7-It’s reasonable to wonder about Porter’s stamina. He isn’t out of shape, per se. But he hasn’t gone through the physical demands of competing in games. The competition is especially intense at this time of the season. And the schedule can drain energy. A hypothetical: If Mizzou beats Georgia, upsets Kentucky, wins in the semifinals, and then plays for the SEC title on Sunday, that’s four games in four days. No break. What about playing two or three consecutive days this weekend? This is a test he hasn’t been through.
8-Since the news of Porter’s imminent surgery came out, the Missouri players used the adversity as a deep motivation-inspiration source. They never have resented Porter. He’s a friend. And he’s supported his teammates all season. But the MU players understandably resented how the media and fans downgraded their chances of having a successful season. MPJ was was gone … and so was Mizzou’s season. The players turned the slights into something positive. It strengthened their resolve.
With MPJ rejoining the band,will Mizzou lose its sharpened underdog teeth?
9-This quote may provide some insight: “It’s somewhat baffling to people that we actually got scholarships to play Division I basketball here,” Mizzou junior forward Kevin Puryear said, with obvious sarcasm, in speaking to reporters Wednesday. “But I think we’ve been counted out my whole career here, so it’s nothing new to me and the returning guys. It was just time for us to put our hard hat on and go to work.”
10-Let’s wrap this up. I’m trying to maintain the even-keel attitude here. But from a practical standpoint, where can Porter help, even if he’s below peak form? Yes.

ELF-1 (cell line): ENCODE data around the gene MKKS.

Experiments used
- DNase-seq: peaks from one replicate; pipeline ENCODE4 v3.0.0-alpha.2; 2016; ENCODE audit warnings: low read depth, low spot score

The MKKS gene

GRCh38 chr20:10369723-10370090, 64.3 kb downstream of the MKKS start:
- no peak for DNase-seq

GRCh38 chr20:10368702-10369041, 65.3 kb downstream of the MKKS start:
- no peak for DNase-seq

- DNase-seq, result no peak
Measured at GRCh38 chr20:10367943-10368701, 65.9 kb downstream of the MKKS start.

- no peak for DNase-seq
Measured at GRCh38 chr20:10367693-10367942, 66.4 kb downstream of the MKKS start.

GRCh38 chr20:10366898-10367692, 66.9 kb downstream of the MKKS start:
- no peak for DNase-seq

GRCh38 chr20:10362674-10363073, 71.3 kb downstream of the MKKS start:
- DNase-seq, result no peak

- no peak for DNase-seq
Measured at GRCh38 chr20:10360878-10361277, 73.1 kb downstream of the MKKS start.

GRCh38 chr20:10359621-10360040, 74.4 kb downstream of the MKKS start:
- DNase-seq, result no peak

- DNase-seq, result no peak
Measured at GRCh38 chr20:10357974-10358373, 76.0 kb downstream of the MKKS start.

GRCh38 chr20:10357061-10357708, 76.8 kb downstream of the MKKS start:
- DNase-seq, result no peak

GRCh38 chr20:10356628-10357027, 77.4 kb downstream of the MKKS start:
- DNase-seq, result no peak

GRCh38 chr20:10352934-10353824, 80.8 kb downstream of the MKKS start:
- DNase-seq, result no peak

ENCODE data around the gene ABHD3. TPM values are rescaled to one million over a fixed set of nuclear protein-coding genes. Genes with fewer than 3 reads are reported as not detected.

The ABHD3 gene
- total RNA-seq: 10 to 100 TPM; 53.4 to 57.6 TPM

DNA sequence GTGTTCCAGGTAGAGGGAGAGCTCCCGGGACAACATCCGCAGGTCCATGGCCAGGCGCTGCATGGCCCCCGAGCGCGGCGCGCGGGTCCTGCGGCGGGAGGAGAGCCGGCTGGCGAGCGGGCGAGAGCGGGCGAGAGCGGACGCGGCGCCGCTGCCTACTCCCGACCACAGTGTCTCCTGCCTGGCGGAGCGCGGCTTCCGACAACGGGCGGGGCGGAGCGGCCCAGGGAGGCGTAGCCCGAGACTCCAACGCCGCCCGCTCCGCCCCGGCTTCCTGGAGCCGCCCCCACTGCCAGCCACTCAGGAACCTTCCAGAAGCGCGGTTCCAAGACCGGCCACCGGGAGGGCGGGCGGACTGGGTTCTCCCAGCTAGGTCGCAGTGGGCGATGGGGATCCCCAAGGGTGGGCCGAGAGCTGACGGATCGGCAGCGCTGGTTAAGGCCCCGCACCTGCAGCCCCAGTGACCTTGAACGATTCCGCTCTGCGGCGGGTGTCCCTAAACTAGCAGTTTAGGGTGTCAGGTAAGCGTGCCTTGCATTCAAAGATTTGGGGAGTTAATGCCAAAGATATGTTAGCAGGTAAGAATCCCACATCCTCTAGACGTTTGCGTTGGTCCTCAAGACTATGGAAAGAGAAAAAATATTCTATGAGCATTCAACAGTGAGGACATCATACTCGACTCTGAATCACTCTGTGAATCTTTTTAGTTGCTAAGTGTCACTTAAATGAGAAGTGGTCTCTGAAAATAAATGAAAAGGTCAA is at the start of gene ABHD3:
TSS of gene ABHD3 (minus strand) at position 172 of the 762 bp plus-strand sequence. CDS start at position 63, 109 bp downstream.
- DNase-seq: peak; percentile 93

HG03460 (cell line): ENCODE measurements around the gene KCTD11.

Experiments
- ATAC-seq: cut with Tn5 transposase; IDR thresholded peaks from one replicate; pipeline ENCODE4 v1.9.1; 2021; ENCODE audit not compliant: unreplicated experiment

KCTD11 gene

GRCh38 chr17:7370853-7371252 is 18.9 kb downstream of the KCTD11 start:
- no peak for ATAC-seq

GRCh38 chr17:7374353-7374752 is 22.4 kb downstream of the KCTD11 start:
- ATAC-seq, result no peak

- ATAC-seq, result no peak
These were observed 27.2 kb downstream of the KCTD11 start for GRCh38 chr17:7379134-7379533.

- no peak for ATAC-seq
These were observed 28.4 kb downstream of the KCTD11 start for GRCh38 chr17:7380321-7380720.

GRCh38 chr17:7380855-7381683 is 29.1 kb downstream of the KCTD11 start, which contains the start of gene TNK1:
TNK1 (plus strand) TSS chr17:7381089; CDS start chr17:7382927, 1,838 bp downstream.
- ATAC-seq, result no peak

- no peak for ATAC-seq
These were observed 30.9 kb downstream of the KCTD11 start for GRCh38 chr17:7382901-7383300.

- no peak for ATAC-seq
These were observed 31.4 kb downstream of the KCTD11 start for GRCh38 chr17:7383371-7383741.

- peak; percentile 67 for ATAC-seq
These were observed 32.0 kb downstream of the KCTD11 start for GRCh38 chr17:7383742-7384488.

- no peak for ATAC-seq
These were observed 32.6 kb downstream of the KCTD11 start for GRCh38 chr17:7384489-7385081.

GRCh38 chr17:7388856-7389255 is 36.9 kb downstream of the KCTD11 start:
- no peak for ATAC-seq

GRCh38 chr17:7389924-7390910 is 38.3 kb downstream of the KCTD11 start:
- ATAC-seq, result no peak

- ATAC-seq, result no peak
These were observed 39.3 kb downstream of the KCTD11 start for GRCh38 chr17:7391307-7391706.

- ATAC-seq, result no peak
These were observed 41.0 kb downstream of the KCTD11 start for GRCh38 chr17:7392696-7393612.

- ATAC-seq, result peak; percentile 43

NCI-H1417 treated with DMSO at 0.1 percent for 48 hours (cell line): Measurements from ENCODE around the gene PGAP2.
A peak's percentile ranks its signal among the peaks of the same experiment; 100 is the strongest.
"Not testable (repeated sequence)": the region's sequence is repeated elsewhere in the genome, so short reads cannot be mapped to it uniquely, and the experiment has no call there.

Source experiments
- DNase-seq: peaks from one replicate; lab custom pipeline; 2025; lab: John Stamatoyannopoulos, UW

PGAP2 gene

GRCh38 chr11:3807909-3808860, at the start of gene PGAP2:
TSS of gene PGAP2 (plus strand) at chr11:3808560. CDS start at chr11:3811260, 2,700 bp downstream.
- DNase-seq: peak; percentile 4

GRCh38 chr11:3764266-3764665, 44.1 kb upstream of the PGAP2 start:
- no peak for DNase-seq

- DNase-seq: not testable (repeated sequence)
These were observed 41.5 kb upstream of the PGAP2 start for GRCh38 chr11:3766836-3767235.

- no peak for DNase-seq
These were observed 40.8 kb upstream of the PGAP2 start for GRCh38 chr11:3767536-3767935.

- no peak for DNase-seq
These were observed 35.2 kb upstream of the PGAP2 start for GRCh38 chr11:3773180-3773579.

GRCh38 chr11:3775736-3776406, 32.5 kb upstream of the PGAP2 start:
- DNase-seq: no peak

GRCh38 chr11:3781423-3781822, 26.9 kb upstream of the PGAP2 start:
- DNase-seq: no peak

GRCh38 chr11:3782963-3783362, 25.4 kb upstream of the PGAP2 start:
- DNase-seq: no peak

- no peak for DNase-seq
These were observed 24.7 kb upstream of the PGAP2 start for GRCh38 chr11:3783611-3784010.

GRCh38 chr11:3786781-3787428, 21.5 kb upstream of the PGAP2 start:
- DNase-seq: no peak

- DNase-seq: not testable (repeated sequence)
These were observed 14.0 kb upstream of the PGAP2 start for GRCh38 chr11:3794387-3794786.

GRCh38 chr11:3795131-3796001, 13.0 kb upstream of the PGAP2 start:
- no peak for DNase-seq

11-Depth. Mizzou needs depth. With Porter Jr.’s addition, the Tigers have only eight scholarship players. Maybe. Point guard Jordan Geist was sick with flu symptoms Wednesday. Even if he plays, will Geist have full energy? Porter’s minutes will be important for a simple reason: the Tigers need to spread the minutes around to reduce fatigue. And Porter’s availability gives MU protection against foul trouble.
12-Mizzou has turned the ball over on 21 percent of its possessions this season, which ranks 324th among the 351 teams listed at KenPom. Porter should be able to settle things down.
13- Just having Porter Jr. on the forces opponents to account for him. That’s good. Gives more room to other Tigers And he also gives Mizzou flexibility. At 6-10, Porter is agile and athletic. Whether Mizzou goes with a big or small lineup, MPJ fits. With Jeremiah Tilmon (6-10), Jantay Porter (6-11) and Michael Porter Jr. (6-10) the Tigers can throw a lot of length at opponents. And Barnett and Puryear are 6-7.
14-Porter Jr. has formidable shooting range. If he’s on with the threes, Georgia and other opponents would be confronted with the challenge of defending four Tigers, all on the floor at the same time, who can make threes. Kassius Robertson shoots 43 percent from the 3-point line, Barnett is at 42 percent, and Jontay has made 15 of his last 33 threes. Porter Jr. makes it four threats from three-ball range. How do you defend that?
15-Porter Jr. is capable of creating his own shot. Those guys are hard to find. He can dribble to and shoot. He can win one-on-one matchups by driving to the hole. And if double-teamed MPJ can kick the ball out to set up a teammate for a three-pointer.
Again, all of this depends on the state of MPJ’s game: the sharpness of his skills, the stamina in his fuel tank, and how his body will respond to getting knocked around. And he’ll have to establish fast chemistry with his teammates.
That’s a lot to ask for. Too much, probably. But if Porter Jr. is more advanced than we anticipate … yeah, it’s easy to become a daydream believer.
You go back in time and think of how Porter Jr. played in a preseason scrimmage with Kansas. In 19 minutes he scored 21 points and pulled eight rebounds.
You think of the possibilities …
“The possibilities are endless,” Kassius Robertson told reporters. “I can’t exactly tell you how, but with a talent like that … the ways for him to help us are endless.”
Thanks for reading …